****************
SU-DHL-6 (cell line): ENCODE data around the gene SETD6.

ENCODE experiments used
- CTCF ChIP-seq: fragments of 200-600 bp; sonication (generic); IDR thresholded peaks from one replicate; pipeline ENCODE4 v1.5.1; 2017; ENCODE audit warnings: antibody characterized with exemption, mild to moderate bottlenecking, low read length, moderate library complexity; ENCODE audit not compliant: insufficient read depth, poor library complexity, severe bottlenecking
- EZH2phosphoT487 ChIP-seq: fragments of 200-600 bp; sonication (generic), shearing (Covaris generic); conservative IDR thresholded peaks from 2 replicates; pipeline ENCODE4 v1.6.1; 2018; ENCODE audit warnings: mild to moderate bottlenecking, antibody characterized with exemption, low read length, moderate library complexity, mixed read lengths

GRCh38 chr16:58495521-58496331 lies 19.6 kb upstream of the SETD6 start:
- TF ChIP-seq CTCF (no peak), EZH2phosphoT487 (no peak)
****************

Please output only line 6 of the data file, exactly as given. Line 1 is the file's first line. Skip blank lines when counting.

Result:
- TF ChIP-seq CTCF (no peak), EZH2phosphoT487 (no peak)